In Arkansas, business owners are focusing more on their bottom lines than the political headlines.

Even as local news reports of a tax scandal surrounded gubernatorial candidate Asa Hutchinson’s campaign last week, entrepreneurs in the Natural State said they aren’t paying much attention to midterm-election talk. Hutchinson, a Republican, is running against Democrat Mike Ross for governor, while the Senate race has incumbent Sen. Mark Pryor, D-Ark., up against Rep. Tom Cotton, R-Ark.

“I haven’t really been paying attention to the races … I’m really just trying to keep doing what I’ve been doing the whole time and not change anything too much,” said Jeanne Johansson, the owner of Little Rock women’s boutique Scarlet. While Johansson said she struggles somewhat with taxes for Internet sales, she said she doesn’t expect help any time soon from state politicians.

Like Johansson, Boulevard Bread Co. owner Christina Basham said she has yet to eye the upcoming election.

“I have to do more research on the candidates and who stands for what, and then base my voting on those kinds of things,” said Basham, who’s a registered Democrat. Boulevard Bread Co. has four locations in Little Rock, with approximately 45 employees in total.

Polls Show a Tight Race

The most recent polls show voters split more or less down the middle for both races. Pryor’s campaign recently conducted a poll showing a six-point lead over Cotton, while a Talk Business and Hendrix College poll found Cotton ahead of Pryor by two points.  In terms of the gubernatorial race, Talk Business and Hendrix College show Hutchinson with a 46-41% lead over Ross.

As in many parts of the country, small business experts said regulations, taxes, immigration and the economy will be the factors that affect how small business votes this election season.

“We’re seeing slow growth in the economy. It’s positive growth, but it’s not robust and it doesn’t lead to expansionary type plans for many businesses,” said Arkansas Chamber of Commerce president Randy Zook. “We’ve got an industrial sector here that’s heavily influenced by housing and construction, which has had a slow recovery.”

As of June, the unemployment rate in Arkansas was 6.2%, just slightly over the national unemployment rate of 6.1%, according to the Labor Department.

Zook added that Arkansas, a heavily agricultural state, has been helped in recent years by healthy commodities prices, but is currently taking a hit as prices have fallen.

National Federation of Independent Business State Director Sylvester Smith said regulations are particularly important for these agricultural businesses. The NFIB has endorsed the Republican challenger Cotton in the Senate race.

“I think if I lived in Little Rock, I would not be concerned about the Farm Bill or how a candidate voted on that, but if I lived [in more rural areas], then a Congressperson’s vote on the Farm Bill is something that’s very important to me,” said Smith.

Smith said many of the state’s agricultural businesses see the EPA’s crackdown on carbon dioxide emissions as a jobs killer. Meanwhile, Hutchinson this week said if elected he'd push for Arkansas to join a lawsuit challenging the federal government's proposed rules for power-plant emissions.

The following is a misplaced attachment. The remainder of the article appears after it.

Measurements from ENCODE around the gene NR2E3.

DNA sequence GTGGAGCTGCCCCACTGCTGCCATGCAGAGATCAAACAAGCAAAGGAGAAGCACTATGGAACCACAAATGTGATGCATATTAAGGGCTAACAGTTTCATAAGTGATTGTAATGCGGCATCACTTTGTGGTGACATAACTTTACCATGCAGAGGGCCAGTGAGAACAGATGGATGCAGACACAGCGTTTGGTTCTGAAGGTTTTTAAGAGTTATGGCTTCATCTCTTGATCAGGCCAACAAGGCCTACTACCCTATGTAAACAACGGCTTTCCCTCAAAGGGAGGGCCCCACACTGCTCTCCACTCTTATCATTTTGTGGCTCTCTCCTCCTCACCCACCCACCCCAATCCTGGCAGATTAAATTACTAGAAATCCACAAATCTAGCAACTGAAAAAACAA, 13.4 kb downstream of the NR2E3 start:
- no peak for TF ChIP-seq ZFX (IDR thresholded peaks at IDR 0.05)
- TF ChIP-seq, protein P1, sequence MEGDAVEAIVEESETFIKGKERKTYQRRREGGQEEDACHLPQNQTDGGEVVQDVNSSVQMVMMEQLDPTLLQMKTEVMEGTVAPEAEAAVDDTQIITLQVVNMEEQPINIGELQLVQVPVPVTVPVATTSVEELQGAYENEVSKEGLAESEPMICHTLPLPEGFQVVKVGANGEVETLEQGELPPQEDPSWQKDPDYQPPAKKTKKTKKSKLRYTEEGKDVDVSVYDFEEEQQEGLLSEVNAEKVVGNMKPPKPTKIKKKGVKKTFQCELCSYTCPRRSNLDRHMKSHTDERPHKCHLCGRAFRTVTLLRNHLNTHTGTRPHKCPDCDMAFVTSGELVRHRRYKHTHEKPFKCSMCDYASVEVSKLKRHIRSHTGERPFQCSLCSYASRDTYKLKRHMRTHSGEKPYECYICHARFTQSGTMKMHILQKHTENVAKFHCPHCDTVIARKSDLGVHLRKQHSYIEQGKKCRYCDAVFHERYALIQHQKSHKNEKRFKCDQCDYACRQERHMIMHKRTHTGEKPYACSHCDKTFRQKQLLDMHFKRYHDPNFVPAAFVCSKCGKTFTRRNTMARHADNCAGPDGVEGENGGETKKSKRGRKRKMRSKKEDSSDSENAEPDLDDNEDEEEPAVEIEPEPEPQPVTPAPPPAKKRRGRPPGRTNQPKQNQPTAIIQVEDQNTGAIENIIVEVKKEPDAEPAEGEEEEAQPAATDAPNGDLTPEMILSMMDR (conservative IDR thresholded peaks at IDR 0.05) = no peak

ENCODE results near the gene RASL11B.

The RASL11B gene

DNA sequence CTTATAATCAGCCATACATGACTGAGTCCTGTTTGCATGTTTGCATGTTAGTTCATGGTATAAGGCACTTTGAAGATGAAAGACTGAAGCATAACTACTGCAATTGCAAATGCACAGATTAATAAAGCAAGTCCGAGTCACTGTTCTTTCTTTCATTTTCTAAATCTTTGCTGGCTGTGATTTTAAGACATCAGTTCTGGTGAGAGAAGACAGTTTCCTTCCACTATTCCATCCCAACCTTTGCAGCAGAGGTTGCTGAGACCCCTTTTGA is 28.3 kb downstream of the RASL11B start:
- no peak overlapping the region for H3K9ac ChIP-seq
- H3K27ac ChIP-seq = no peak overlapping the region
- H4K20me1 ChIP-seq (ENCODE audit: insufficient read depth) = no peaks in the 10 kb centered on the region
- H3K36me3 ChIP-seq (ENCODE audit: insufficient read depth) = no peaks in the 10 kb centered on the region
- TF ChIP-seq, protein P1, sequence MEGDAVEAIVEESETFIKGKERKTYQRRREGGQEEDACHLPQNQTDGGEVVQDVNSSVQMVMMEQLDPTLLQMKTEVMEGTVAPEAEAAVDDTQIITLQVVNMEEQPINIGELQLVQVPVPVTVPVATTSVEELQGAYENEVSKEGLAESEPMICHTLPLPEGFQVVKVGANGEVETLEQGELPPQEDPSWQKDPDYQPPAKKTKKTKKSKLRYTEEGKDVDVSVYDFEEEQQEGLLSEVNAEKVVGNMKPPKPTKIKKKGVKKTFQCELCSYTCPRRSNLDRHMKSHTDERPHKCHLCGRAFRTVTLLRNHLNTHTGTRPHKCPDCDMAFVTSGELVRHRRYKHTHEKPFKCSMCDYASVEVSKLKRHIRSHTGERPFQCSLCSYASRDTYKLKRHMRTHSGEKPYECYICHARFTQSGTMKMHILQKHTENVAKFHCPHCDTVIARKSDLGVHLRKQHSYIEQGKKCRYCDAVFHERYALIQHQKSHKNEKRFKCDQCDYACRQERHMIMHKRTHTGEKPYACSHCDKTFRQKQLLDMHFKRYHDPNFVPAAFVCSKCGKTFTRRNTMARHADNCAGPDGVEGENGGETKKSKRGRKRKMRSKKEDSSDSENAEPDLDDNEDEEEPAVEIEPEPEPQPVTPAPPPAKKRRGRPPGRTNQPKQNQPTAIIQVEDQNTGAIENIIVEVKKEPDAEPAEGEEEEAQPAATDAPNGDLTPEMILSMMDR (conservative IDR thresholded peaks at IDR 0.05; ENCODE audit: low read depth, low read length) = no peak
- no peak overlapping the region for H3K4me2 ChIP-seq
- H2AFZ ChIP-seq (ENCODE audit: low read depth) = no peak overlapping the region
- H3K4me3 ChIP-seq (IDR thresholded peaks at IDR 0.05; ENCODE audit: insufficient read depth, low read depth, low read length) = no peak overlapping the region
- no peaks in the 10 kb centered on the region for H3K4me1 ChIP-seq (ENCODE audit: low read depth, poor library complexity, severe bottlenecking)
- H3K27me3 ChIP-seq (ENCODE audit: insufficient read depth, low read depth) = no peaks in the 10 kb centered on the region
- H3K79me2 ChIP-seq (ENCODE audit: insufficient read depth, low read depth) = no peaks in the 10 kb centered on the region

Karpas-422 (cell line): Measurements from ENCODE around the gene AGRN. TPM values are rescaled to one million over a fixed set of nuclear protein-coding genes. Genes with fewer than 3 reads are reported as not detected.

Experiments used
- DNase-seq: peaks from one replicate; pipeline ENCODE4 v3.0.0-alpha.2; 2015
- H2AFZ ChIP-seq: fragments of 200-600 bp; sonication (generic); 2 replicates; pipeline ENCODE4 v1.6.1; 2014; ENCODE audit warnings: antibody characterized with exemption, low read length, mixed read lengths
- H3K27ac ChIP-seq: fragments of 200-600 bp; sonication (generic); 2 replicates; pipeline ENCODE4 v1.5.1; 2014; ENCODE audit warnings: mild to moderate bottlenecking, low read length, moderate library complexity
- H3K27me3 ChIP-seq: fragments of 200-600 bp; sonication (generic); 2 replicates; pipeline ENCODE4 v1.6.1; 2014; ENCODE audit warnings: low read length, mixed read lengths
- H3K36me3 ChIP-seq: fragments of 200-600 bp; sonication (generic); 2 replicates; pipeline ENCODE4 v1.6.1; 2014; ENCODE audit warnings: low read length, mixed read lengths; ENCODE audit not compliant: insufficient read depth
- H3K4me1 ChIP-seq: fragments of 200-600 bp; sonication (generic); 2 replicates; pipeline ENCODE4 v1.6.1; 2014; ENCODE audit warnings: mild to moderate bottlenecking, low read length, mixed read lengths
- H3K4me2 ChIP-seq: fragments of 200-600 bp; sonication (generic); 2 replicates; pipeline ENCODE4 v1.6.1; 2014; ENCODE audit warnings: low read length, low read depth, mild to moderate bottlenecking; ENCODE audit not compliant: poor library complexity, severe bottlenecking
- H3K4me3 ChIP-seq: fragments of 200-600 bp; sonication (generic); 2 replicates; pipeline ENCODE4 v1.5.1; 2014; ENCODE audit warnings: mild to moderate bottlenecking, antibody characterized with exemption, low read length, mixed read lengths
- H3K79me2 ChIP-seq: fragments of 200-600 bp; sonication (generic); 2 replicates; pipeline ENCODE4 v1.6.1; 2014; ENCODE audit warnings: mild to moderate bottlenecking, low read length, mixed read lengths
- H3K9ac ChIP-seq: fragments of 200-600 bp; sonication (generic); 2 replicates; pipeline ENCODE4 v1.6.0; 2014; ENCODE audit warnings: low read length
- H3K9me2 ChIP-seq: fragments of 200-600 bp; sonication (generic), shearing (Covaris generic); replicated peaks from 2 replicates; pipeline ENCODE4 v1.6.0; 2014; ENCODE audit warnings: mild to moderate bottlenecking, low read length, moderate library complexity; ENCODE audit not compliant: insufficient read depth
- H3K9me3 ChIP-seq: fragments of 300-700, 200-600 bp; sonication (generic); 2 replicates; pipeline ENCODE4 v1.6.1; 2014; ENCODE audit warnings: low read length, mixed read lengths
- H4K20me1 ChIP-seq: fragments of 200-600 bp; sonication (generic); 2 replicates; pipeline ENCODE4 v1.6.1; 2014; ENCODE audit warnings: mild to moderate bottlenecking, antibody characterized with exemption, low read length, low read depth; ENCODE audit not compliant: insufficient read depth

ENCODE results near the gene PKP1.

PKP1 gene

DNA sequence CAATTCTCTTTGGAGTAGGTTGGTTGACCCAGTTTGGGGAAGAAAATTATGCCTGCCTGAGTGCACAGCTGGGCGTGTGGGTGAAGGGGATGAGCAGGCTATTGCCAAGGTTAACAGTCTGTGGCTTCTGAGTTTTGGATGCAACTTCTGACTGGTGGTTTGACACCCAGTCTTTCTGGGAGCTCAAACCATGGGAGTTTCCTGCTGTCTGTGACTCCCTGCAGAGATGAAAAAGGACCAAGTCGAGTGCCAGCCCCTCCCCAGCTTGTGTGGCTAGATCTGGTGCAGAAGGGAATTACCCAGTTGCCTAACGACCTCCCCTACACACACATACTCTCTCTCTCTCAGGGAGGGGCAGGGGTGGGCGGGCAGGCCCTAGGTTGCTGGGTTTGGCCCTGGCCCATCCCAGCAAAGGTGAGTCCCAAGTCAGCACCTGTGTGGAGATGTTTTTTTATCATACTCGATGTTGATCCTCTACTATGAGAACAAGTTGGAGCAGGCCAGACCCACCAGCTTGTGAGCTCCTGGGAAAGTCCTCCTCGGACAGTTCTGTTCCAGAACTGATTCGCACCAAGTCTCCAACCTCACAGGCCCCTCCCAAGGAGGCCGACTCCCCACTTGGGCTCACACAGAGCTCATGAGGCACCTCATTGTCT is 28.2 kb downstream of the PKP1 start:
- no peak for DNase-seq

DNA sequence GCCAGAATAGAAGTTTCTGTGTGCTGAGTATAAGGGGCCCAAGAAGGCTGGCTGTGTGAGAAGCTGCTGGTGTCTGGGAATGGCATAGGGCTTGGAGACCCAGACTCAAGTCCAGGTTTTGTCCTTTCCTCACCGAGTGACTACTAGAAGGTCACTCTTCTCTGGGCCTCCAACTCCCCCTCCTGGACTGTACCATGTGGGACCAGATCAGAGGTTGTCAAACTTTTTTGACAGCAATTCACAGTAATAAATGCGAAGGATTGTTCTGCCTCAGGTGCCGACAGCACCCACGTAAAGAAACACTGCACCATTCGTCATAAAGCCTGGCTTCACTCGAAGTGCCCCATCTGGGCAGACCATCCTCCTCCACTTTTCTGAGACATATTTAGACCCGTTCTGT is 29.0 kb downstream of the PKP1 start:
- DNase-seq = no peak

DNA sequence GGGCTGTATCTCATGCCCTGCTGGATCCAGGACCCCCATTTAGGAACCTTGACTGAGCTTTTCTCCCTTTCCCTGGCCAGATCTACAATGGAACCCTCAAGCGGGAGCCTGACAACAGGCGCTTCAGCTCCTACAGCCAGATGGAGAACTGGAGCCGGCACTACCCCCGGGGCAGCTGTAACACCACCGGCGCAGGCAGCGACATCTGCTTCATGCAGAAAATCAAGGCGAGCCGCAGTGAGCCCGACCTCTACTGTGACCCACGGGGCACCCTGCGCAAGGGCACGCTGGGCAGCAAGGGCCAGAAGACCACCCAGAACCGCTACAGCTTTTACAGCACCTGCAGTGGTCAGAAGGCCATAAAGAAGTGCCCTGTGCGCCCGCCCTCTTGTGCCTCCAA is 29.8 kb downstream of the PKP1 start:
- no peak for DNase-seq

Gene Klaasmeyer, who founded Klaasmeyer Construction Co. in 1971, said regulations are also a challenge for his business.

“The multitude of information you need to send to the federal government is time consuming, and it’s taking away from time spent on the business itself,” said Klaasmeyer.

Immigration a Major Issue

Another pain point for the agricultural and construction-related businesses is immigration.

“There are lots of cases of workforce shortages where there aren’t enough people available to do small business work,” said Zook. “It’s not an existential threat, but it certainly is affecting construction companies and parts of the agriculture sector … Immigrants would be welcome participants.”

Indeed, farmer Wayne Wilkison said he depends on recent immigrants to help him on his 12,000-acre farm in Wynne, Ark.

“Immigration is the only way I can work my farm. That’s the truth – I can’t find Americans to work on the farm,” he said. “Americans want government handouts.”

Wilkison said he generally votes Republican, but has not been following the race closely yet.
In Black Rock, Ark., Eagan Manufacturing owner Richard Eagan said he’s also struggling to find American laborers looking for work.

“I feel myself there are too many entitlements and not enough motivation to work. We’re in a small town in a rural area, and we employ about 60 people in a town of less than 1,000,”said Eagan, whose company makes poultry housing. “We really struggle keeping a workforce, because a lot of people are on entitlement programs.”

Worn Down by Negativity?

In Walnut Ridge, Ark., Bob Heard, the owner of Heard’s Farmer’s Market, who typically votes Democrat – said he doesn’t like what he is hearing so far, from either side.

“They get so cutthroat and childish. I don’t care about voting for anyone right now,” said Heard. “They’re just trying to cut each other down.”

Klaasmeyer said he’s also not thrilled about his options.

“I think Tom Cotton is a little too much of a Tea Party type for me,” said Klaasmeyer. “I generally vote Republican, but I’m not too happy with the candidates this time.”

Follow Gabrielle Karol on Twitter @GabrielleKarol